Why Does a Film of Dirt Build Up On the Inside of My Car’s Windshield?

One good film deserves another, so I’ll borrow my answer from a famous line in the 1967 movie The Graduate: “One word: ‘plastics.’” It’s mainly the plastics in your car that produce the coating on your windshield.

Remember how your car smelled when it was brand-new? It smelled brand-new. A new car’s smell is a potpourri of the many volatile chemicals used in its manufacture, from paint and cement solvents to chemicals used in treating rubber, plastics and fabrics and, if you’re affluent, that “rich Corinthian leather” on the seats.

In fact, every substance in the world is continually evaporating some of its molecules into the air to a greater or lesser degree. (Techspeak: Every substance has a certain vapor pressure.) We smell a substance when some of its evaporated molecules reach the olfactory nerve cells in our noses. And those that don’t wind up in our noses might land anywhere else in the car.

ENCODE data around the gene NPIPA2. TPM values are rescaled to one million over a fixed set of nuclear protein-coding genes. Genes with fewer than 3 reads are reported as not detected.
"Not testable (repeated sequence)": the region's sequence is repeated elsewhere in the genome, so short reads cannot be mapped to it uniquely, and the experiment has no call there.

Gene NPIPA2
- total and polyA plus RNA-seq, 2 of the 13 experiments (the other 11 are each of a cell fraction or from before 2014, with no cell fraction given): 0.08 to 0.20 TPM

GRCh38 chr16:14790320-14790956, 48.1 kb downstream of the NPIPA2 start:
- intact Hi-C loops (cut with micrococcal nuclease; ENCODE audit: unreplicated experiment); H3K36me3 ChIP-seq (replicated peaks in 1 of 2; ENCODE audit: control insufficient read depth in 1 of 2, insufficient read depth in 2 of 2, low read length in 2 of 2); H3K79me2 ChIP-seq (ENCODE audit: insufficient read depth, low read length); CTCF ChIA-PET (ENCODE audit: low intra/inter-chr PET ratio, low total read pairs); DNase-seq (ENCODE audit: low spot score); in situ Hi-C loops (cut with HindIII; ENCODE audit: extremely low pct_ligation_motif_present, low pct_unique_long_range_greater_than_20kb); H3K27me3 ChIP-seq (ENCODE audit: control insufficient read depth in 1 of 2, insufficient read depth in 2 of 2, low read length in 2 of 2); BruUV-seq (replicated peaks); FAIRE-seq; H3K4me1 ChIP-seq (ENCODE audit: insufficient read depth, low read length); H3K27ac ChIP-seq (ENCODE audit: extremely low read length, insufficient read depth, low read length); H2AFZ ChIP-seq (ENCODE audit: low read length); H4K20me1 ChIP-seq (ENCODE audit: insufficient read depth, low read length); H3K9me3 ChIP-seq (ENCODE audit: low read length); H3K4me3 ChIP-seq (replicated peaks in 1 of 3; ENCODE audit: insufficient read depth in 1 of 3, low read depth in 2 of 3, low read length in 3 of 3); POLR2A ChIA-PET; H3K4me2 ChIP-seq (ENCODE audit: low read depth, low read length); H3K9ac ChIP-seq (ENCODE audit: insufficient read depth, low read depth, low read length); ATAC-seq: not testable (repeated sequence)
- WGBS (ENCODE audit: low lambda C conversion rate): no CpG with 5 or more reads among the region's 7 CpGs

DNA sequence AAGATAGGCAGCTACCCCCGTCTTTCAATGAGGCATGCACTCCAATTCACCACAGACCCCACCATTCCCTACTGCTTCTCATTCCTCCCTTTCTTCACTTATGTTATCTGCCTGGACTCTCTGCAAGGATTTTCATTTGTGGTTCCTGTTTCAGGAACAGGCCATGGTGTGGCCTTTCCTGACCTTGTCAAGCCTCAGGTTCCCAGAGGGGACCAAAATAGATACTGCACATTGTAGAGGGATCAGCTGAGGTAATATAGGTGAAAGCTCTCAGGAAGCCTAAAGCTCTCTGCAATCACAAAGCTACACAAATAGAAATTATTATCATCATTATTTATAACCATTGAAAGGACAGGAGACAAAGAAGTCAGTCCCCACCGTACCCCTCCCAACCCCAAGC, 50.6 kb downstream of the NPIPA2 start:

Most of these volatile substances evaporate completely and dissipate long before you’ve paid off the loan, and when that happens your car no longer smells new. But other substances, smelling less noticeably of new debt, are released more slowly over a long period of time.

Plastics, in particular, are the biggest long-term emitters of chemicals: mainly plasticizers, which are waxy chemicals that give them flexibility. When your car is out in the sun, the intense radiation beating down through the windshield, modern automobiles have almost horizontal windshields for streamlining, hits the plastic dashboard cover and drives out plasticizer vapors, which then condense on the slightly cooler glass.

The resulting, sticky film of waxy plasticizer then collects dust particles that blow in through the air ducts around the windshield, whereupon you may either clean it or buy a new car.

About Karen Hill

Karen Hill is a freelance writer, editor, and columnist. Born in New York, her work has appeared in the Examiner, Yahoo News, Buzzfeed, among others.

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